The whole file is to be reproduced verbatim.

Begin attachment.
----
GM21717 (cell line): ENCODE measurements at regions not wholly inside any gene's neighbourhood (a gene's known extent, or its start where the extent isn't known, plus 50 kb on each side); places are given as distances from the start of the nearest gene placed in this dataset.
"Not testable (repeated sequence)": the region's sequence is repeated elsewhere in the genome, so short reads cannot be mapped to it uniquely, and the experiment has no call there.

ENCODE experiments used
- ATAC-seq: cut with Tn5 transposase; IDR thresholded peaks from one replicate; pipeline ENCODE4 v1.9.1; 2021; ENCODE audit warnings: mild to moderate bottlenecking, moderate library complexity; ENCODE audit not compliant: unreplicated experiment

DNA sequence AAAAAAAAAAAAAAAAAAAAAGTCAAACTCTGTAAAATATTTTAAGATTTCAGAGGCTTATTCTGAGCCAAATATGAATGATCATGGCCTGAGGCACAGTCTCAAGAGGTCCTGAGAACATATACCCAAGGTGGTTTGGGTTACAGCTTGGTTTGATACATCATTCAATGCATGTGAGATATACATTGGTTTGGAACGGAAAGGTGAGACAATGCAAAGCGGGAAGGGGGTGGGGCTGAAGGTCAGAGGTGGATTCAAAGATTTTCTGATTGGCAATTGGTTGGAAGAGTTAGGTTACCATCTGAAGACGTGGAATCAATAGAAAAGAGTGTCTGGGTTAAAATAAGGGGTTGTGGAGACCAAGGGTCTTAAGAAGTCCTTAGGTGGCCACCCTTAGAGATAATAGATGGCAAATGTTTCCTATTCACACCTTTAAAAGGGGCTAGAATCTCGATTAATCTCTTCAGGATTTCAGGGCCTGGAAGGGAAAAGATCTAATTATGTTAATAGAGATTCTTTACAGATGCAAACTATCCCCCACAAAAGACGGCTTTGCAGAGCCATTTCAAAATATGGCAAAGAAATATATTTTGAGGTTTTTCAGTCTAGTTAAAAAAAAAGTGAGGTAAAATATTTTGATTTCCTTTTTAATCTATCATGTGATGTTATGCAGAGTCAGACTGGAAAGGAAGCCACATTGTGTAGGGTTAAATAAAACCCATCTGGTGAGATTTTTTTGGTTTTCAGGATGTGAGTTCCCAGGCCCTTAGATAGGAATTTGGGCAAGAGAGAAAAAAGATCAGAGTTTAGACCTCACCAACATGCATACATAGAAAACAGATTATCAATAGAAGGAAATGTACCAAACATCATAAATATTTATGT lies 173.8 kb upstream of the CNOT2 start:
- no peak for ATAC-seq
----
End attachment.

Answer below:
GM21717 (cell line): ENCODE measurements at regions not wholly inside any gene's neighbourhood (a gene's known extent, or its start where the extent isn't known, plus 50 kb on each side); places are given as distances from the start of the nearest gene placed in this dataset.
"Not testable (repeated sequence)": the region's sequence is repeated elsewhere in the genome, so short reads cannot be mapped to it uniquely, and the experiment has no call there.

ENCODE experiments used
- ATAC-seq: cut with Tn5 transposase; IDR thresholded peaks from one replicate; pipeline ENCODE4 v1.9.1; 2021; ENCODE audit warnings: mild to moderate bottlenecking, moderate library complexity; ENCODE audit not compliant: unreplicated experiment

DNA sequence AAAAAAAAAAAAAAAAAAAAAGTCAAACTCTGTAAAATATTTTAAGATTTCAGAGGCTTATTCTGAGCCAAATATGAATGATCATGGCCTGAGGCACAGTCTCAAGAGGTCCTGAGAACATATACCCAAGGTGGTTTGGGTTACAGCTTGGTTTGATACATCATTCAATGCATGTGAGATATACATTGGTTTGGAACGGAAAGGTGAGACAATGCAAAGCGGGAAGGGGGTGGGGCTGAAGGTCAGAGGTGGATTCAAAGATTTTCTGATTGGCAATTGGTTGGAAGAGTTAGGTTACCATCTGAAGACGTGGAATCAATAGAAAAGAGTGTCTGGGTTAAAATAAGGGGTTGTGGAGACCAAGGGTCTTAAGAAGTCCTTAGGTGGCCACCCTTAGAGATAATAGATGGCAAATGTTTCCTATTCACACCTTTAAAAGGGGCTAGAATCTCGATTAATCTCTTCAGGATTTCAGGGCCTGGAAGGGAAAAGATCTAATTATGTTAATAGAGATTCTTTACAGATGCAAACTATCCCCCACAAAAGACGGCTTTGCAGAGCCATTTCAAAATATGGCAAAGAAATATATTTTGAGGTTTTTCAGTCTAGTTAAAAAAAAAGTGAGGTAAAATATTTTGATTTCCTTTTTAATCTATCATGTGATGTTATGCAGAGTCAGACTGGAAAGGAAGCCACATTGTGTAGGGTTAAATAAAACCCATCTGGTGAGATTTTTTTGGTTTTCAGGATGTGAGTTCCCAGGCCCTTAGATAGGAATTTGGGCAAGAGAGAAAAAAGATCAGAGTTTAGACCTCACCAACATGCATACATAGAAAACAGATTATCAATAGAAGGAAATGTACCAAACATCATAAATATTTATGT lies 173.8 kb upstream of the CNOT2 start:
- no peak for ATAC-seq